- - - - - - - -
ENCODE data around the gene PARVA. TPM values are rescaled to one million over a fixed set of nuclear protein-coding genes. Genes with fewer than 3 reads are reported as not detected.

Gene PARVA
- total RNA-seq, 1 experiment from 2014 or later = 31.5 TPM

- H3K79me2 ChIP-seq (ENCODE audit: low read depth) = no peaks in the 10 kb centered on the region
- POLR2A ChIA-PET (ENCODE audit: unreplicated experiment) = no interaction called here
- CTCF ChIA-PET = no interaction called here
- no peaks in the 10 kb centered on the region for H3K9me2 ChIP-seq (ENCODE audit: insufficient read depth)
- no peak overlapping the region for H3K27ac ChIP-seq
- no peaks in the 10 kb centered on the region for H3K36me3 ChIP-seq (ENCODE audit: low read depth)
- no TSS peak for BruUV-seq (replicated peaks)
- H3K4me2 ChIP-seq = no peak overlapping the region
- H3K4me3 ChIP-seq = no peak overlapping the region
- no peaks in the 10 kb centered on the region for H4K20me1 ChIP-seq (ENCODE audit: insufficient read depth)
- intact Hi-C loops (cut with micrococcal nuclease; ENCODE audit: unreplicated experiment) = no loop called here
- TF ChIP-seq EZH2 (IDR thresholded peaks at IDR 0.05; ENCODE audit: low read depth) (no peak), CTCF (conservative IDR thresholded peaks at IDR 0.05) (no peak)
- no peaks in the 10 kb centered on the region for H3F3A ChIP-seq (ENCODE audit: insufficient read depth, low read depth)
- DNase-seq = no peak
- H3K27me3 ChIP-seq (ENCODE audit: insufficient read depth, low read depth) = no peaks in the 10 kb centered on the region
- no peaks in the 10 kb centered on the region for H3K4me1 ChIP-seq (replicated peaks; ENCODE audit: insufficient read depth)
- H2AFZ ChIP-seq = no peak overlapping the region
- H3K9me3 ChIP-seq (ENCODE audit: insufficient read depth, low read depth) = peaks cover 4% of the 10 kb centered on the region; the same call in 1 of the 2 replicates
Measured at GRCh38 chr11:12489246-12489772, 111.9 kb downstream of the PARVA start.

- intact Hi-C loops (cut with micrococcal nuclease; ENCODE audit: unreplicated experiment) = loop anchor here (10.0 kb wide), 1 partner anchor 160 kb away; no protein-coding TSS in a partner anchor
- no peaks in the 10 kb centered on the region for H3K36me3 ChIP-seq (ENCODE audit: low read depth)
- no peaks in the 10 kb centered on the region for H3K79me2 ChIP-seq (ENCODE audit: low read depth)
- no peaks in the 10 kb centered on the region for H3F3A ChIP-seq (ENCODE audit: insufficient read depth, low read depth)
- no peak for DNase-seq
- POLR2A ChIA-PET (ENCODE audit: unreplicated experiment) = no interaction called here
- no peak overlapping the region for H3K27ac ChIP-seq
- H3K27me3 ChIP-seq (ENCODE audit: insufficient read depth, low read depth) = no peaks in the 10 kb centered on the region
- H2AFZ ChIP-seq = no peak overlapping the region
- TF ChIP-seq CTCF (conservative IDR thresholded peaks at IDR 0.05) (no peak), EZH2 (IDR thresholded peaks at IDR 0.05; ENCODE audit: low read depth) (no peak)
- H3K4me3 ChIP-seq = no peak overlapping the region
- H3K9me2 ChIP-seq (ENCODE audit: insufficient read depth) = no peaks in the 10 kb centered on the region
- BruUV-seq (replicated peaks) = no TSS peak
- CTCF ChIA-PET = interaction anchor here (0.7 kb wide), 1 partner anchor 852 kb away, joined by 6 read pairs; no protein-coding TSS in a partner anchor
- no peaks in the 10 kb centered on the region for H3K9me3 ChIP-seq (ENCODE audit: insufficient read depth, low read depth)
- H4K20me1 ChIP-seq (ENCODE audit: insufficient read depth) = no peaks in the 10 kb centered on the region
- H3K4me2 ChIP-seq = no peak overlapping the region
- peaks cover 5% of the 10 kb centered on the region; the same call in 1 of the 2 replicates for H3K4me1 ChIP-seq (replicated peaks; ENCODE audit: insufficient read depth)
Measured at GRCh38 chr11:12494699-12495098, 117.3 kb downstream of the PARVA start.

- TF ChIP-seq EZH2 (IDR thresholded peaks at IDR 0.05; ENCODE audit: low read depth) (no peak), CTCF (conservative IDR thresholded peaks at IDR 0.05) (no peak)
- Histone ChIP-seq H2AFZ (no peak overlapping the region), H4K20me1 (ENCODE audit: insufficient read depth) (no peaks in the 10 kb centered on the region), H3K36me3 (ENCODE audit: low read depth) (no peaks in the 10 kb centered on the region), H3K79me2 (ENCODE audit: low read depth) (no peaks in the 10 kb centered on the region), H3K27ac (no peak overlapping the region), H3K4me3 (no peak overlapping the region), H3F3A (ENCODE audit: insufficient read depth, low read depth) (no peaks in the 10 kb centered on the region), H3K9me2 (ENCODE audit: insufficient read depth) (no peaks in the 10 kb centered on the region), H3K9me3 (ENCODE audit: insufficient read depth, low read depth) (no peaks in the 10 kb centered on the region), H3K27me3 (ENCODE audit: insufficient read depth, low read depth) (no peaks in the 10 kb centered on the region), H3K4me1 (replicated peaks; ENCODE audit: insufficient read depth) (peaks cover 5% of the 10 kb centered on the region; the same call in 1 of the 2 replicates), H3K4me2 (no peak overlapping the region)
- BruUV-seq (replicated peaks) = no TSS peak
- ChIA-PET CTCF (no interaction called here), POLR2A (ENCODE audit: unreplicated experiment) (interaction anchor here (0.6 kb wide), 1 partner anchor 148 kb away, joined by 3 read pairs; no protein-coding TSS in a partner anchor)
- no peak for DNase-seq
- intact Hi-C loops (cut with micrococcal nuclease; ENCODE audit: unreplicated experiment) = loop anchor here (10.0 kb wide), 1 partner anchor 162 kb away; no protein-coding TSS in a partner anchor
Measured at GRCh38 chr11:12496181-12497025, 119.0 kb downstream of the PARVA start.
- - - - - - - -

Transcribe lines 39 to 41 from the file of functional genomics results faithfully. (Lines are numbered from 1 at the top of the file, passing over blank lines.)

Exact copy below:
- H3K4me2 ChIP-seq = no peak overlapping the region
- peaks cover 5% of the 10 kb centered on the region; the same call in 1 of the 2 replicates for H3K4me1 ChIP-seq (replicated peaks; ENCODE audit: insufficient read depth)
Measured at GRCh38 chr11:12494699-12495098, 117.3 kb downstream of the PARVA start.